In more recent years, often driven by revivals of native folk music and dance, many types of bagpipes have resurged in popularity, and in many cases instruments that were on the brink of extinction have become extremely popular. In Brittany, the concept of the pipe band was appropriated, the Great Highland Bagpipe was imported and the bagad was created, a showcase ensemble for Breton folk music. The pipe band idiom has also been adopted and applied to the Spanish gaita as well.
Bagpipes have often been used in various films depicting moments from Scottish and Irish history. Riverdance served to make the Uilleann pipes more commonly known. There have also been recent experimentation with various forms of rock (usually progressive rock) and even heavy metal bands have used bagpipes as guest instruments on their albums, for example, Finnish 'symphonic metal' band Nightwish used Uilleann pipes player Troy Donockley on several songs on their Dark Passion Play album.
In the late 20th century, various models of electronic bagpipes have been invented. The first custom-built MIDI bagpipes were developed by the Asturian piper José Ángel Hevia Velasco (generally known simply as Hevia). Some models allow the player to select the sound of several different bagpipes as well as switch keys. As yet they are not widely used due to technical limitations, but they have found a useful niche as a practice instrument (particularly with headphones).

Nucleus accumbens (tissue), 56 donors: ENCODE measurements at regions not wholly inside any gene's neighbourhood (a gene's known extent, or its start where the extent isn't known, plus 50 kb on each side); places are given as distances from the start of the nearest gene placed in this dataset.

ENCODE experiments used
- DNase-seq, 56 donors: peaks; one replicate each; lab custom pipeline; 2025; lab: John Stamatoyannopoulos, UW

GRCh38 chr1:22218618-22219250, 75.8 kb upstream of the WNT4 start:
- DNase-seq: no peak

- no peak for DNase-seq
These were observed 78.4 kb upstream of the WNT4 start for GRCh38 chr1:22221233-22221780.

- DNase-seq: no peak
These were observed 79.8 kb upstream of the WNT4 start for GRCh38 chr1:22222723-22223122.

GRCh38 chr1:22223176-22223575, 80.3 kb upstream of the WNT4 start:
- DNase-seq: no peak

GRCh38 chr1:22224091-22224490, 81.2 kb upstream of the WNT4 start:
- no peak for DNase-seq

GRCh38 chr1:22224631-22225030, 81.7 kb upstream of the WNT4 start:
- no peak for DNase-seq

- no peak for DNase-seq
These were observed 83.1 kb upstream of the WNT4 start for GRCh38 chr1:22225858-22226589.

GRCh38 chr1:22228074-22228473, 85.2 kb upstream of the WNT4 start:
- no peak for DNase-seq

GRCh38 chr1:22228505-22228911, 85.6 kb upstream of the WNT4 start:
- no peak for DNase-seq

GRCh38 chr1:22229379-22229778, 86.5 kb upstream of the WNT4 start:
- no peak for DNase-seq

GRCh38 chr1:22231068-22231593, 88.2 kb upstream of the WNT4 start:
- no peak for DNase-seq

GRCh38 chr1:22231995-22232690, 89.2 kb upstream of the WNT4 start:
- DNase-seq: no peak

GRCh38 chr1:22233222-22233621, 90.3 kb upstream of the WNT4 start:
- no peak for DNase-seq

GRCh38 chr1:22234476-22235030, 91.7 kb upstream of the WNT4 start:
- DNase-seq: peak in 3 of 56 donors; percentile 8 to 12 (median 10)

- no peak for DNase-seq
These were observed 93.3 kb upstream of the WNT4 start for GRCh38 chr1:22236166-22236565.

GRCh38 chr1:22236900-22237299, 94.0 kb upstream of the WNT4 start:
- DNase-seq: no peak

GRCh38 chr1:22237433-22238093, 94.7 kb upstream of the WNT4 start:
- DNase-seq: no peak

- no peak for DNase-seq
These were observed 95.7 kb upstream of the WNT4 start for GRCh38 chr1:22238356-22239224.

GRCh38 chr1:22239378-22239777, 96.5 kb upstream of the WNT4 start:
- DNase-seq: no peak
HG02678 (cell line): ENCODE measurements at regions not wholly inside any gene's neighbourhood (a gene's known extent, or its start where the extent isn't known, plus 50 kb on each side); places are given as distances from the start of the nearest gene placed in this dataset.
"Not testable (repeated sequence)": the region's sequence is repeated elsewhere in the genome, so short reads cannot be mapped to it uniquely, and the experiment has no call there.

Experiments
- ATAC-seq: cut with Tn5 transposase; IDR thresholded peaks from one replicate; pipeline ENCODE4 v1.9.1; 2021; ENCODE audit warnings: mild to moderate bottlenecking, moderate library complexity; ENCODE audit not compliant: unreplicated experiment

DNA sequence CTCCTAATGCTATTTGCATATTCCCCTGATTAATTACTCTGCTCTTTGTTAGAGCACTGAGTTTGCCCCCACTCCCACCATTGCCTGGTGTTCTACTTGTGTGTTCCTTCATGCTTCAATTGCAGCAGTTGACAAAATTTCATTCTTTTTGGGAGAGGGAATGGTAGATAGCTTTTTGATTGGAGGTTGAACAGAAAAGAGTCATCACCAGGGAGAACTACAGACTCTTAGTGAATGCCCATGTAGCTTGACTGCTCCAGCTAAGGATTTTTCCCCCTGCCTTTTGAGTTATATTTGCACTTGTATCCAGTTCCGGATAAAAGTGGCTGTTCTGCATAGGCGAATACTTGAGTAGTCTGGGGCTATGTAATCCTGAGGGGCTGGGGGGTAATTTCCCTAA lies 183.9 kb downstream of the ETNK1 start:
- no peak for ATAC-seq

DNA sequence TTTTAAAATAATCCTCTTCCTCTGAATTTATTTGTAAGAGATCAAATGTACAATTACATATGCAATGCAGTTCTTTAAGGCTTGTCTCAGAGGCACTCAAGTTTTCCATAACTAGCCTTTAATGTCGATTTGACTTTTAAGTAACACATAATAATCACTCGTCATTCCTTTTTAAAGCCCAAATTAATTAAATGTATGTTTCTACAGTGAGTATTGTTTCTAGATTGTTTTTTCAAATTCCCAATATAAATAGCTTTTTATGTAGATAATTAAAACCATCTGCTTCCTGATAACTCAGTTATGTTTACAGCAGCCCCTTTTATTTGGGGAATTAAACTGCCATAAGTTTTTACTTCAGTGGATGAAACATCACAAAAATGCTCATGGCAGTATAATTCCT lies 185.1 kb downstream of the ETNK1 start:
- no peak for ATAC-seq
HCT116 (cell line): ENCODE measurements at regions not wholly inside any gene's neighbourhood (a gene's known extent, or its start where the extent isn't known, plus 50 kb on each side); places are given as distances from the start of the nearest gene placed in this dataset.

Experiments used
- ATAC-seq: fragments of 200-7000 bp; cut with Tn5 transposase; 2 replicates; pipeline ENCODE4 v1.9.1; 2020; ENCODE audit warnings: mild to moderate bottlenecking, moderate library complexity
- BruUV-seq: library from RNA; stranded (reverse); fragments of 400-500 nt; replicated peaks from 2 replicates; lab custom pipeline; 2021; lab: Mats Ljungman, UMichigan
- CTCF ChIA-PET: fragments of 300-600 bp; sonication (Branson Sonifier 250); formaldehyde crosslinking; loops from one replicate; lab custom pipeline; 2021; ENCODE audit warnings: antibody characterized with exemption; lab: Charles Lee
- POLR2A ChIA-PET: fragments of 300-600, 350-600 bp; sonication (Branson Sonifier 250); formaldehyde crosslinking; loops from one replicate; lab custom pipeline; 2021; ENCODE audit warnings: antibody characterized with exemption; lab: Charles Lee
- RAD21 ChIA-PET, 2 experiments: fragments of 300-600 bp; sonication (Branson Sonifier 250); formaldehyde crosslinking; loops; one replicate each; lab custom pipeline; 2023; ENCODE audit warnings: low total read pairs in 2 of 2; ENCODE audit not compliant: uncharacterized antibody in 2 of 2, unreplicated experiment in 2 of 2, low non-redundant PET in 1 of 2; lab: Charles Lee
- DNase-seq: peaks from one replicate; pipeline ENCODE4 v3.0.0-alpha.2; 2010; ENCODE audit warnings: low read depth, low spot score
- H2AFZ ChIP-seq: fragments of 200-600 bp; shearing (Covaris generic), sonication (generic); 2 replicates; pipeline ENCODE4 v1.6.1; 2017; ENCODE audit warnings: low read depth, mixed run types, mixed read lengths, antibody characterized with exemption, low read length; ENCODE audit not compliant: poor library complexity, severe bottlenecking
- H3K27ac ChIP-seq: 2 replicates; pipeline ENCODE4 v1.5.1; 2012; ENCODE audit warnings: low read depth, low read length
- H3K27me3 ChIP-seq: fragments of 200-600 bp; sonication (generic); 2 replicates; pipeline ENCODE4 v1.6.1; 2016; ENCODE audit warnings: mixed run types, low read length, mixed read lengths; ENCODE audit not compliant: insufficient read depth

In English-speaking regions, a bagpipe player is known as a "bagpiper" or "piper," and the surname Piper derives from the latter term. Other European surnames, such as Pfeiffer or Pfeifer (German), Gaiteiro (Portuguese-Galician), Gaiteru (Asturian), Gaitero (Spanish), Dudák or Gajdar (Czech), Dudás, Sipos, or Gajdos (Hungarian), Zampognaro (Italian), Cimpoieru (Romania), Tsambounieris (Greek), Gaidar (Bulgarian: Гайдар; derived from Гайда, Gayda - bagpipe), Gaidar (Russian), Duda, and Dudziak (Polish) may also signify that an ancestor was a player of the pipes.
Traditionally, one of the main purposes of the bagpipe in most traditions was to provide music for dancing. In most countries this has declined with the growth of professional dance bands, recordings, and the decline of traditional dance. In turn, this has led to many types of pipes developing a performance-led tradition, and indeed much modern music based on the dance music tradition played on bagpipes is no longer suitable for use as dance music.
The slang term "bagpiping" refers to axillary intercourse.